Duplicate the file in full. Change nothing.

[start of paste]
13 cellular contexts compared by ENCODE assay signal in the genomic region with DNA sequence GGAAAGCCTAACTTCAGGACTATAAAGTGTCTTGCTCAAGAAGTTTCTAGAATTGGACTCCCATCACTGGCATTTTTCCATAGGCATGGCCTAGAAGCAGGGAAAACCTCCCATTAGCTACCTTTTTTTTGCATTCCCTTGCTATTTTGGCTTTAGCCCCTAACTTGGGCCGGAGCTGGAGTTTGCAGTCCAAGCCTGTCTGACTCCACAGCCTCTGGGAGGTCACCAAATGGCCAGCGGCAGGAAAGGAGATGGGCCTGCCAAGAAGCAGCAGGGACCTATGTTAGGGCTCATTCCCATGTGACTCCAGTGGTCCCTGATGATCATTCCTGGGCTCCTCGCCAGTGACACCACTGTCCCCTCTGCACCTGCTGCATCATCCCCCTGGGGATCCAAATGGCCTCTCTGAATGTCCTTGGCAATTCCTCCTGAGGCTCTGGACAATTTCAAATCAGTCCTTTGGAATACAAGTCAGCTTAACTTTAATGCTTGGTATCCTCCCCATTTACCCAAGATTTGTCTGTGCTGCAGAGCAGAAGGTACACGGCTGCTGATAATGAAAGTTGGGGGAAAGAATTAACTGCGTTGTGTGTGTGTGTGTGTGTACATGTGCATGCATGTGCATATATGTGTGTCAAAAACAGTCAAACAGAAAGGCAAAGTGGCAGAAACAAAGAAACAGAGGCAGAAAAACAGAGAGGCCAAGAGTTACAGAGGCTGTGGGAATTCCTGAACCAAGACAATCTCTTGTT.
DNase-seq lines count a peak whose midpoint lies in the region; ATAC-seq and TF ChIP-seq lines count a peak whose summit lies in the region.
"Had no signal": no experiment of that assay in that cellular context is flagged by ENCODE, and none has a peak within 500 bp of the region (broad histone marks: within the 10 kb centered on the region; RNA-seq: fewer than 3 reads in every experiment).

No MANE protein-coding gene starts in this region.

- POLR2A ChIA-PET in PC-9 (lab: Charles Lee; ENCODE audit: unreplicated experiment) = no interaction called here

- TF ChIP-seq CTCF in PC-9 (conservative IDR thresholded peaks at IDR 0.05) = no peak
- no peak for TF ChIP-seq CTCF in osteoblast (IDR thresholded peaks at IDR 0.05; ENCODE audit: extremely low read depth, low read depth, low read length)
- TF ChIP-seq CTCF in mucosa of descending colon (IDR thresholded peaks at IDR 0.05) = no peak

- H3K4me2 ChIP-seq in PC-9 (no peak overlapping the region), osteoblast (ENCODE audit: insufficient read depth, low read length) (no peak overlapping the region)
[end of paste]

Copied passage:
13 cellular contexts compared by ENCODE assay signal in the genomic region with DNA sequence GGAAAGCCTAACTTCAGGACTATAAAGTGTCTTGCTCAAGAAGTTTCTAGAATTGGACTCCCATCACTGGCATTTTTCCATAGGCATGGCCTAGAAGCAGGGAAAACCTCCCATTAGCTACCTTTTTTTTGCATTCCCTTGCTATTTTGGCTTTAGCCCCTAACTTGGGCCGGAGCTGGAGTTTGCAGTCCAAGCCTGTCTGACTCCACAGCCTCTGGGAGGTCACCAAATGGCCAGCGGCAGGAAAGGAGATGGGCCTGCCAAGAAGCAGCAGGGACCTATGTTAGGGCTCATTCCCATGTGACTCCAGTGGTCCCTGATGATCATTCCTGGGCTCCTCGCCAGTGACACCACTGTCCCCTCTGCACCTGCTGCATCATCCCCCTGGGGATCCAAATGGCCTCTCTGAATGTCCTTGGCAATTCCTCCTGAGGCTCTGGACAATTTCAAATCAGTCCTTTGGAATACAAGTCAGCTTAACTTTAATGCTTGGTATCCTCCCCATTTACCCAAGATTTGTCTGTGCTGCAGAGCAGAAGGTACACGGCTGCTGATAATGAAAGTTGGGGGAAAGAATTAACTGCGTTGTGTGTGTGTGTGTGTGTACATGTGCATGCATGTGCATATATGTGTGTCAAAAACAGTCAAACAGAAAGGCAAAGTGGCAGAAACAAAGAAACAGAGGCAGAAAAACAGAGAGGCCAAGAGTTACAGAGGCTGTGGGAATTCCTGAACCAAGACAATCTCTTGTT.
DNase-seq lines count a peak whose midpoint lies in the region; ATAC-seq and TF ChIP-seq lines count a peak whose summit lies in the region.
"Had no signal": no experiment of that assay in that cellular context is flagged by ENCODE, and none has a peak within 500 bp of the region (broad histone marks: within the 10 kb centered on the region; RNA-seq: fewer than 3 reads in every experiment).

No MANE protein-coding gene starts in this region.

- POLR2A ChIA-PET in PC-9 (lab: Charles Lee; ENCODE audit: unreplicated experiment) = no interaction called here

- TF ChIP-seq CTCF in PC-9 (conservative IDR thresholded peaks at IDR 0.05) = no peak
- no peak for TF ChIP-seq CTCF in osteoblast (IDR thresholded peaks at IDR 0.05; ENCODE audit: extremely low read depth, low read depth, low read length)
- TF ChIP-seq CTCF in mucosa of descending colon (IDR thresholded peaks at IDR 0.05) = no peak

- H3K4me2 ChIP-seq in PC-9 (no peak overlapping the region), osteoblast (ENCODE audit: insufficient read depth, low read length) (no peak overlapping the region)